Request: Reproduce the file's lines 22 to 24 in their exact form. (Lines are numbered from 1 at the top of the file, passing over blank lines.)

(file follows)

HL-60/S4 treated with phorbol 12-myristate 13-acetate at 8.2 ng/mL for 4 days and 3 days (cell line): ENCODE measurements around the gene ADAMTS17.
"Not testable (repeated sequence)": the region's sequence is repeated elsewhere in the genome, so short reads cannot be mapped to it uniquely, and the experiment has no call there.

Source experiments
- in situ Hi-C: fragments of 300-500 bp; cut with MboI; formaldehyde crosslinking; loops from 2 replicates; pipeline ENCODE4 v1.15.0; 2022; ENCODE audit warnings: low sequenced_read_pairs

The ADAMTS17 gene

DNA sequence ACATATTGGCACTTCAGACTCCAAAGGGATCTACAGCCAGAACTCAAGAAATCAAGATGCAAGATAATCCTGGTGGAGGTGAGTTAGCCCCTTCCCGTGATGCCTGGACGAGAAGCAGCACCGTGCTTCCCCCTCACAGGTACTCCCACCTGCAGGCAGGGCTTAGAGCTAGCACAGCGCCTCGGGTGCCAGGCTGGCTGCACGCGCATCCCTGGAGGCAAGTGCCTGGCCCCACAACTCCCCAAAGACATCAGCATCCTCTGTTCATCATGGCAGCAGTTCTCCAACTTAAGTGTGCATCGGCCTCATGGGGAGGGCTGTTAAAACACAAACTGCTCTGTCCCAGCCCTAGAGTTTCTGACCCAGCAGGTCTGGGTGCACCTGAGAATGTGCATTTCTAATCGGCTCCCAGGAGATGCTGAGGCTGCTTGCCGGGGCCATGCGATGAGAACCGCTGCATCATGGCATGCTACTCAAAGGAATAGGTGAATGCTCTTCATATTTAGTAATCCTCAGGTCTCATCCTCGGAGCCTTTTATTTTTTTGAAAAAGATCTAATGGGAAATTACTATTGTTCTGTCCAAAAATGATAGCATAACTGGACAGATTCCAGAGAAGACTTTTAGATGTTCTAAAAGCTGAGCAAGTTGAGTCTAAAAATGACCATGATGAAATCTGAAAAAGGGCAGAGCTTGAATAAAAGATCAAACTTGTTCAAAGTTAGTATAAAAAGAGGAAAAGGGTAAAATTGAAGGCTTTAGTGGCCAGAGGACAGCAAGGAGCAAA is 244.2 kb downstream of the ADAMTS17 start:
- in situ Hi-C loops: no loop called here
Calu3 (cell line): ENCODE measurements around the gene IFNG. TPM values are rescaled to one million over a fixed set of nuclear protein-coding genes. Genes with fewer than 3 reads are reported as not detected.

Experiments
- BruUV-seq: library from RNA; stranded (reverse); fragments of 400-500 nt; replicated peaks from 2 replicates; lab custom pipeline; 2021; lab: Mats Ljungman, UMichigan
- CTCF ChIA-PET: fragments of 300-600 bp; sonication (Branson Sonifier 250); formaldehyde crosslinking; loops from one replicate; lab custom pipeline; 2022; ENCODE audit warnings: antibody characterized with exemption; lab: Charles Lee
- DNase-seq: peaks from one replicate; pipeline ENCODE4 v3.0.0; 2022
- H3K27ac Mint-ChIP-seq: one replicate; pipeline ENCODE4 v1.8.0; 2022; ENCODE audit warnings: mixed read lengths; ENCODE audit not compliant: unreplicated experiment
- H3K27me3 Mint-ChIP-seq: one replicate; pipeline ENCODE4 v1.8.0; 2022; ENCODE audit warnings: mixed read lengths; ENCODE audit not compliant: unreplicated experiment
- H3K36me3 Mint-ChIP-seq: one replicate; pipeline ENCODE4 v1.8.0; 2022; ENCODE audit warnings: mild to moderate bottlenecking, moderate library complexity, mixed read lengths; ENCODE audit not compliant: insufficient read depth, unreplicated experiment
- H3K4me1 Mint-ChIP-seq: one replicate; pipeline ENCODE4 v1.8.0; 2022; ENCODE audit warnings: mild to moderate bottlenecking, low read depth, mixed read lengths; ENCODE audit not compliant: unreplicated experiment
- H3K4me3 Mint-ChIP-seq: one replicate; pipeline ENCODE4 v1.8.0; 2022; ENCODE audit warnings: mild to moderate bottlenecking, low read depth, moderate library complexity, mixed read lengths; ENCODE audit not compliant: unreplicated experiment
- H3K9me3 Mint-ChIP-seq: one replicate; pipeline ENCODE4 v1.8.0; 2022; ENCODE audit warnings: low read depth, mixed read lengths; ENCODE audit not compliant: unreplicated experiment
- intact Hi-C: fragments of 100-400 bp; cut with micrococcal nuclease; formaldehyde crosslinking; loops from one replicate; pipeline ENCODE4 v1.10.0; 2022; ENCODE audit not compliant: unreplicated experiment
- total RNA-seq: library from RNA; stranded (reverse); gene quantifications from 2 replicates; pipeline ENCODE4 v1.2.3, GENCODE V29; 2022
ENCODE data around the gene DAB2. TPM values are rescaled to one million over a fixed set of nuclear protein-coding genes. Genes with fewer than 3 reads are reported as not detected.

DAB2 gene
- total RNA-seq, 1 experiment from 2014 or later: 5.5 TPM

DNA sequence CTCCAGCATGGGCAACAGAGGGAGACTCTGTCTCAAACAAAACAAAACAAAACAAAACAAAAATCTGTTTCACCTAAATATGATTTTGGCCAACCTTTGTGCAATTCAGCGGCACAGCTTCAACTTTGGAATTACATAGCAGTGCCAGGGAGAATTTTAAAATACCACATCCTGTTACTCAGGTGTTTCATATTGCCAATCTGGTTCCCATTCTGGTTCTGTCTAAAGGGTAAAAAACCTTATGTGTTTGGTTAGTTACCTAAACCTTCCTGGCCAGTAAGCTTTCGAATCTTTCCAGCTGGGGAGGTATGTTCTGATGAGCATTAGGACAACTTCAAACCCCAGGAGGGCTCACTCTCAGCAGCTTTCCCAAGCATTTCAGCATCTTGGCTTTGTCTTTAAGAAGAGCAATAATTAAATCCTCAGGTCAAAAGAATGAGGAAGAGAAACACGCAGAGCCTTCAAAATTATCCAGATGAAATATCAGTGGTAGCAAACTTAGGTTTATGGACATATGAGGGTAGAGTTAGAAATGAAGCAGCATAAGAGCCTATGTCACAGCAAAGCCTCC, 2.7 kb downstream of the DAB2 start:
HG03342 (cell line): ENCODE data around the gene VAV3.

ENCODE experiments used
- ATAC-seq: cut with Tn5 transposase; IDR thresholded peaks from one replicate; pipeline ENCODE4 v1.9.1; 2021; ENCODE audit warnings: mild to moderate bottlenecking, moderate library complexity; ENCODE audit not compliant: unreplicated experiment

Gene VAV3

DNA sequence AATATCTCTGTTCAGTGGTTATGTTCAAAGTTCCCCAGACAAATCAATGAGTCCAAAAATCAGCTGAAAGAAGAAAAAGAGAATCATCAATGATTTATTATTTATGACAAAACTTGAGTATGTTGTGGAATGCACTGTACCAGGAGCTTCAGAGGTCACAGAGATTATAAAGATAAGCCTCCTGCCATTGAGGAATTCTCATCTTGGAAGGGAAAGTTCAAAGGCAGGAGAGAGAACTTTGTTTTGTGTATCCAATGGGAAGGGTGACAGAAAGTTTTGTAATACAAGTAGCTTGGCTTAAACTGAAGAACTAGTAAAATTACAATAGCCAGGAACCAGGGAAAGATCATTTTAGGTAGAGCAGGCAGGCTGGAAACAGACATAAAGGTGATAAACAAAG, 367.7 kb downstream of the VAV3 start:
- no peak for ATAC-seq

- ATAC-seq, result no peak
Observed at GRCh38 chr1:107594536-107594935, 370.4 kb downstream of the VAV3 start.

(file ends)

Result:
DAB2 gene
- total RNA-seq, 1 experiment from 2014 or later: 5.5 TPM

DNA sequence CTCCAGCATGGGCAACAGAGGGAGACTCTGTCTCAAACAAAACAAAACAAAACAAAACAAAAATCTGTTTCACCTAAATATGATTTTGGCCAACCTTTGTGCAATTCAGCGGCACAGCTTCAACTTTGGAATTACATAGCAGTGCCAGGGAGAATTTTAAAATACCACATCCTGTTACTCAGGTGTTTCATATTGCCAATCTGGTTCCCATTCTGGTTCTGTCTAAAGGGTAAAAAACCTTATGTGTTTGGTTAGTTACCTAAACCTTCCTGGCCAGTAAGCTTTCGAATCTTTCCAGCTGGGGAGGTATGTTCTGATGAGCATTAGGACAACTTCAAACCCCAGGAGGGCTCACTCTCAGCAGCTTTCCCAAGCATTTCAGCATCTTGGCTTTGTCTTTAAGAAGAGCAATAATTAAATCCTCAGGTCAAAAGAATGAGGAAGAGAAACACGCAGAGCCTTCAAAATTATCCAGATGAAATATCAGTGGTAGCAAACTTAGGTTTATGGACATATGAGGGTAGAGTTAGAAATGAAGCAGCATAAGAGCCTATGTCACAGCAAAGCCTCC, 2.7 kb downstream of the DAB2 start: